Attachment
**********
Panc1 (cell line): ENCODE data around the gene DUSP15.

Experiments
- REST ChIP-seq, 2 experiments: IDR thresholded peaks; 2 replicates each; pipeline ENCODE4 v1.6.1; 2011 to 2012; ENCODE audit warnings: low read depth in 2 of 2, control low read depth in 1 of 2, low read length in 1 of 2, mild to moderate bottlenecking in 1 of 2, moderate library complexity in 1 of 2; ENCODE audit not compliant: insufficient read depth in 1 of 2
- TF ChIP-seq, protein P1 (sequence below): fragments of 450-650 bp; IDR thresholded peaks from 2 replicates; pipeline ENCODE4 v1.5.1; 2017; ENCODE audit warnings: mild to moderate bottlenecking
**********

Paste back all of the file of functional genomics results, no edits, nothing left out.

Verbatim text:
Panc1 (cell line): ENCODE data around the gene DUSP15.

Experiments
- REST ChIP-seq, 2 experiments: IDR thresholded peaks; 2 replicates each; pipeline ENCODE4 v1.6.1; 2011 to 2012; ENCODE audit warnings: low read depth in 2 of 2, control low read depth in 1 of 2, low read length in 1 of 2, mild to moderate bottlenecking in 1 of 2, moderate library complexity in 1 of 2; ENCODE audit not compliant: insufficient read depth in 1 of 2
- TF ChIP-seq, protein P1 (sequence below): fragments of 450-650 bp; IDR thresholded peaks from 2 replicates; pipeline ENCODE4 v1.5.1; 2017; ENCODE audit warnings: mild to moderate bottlenecking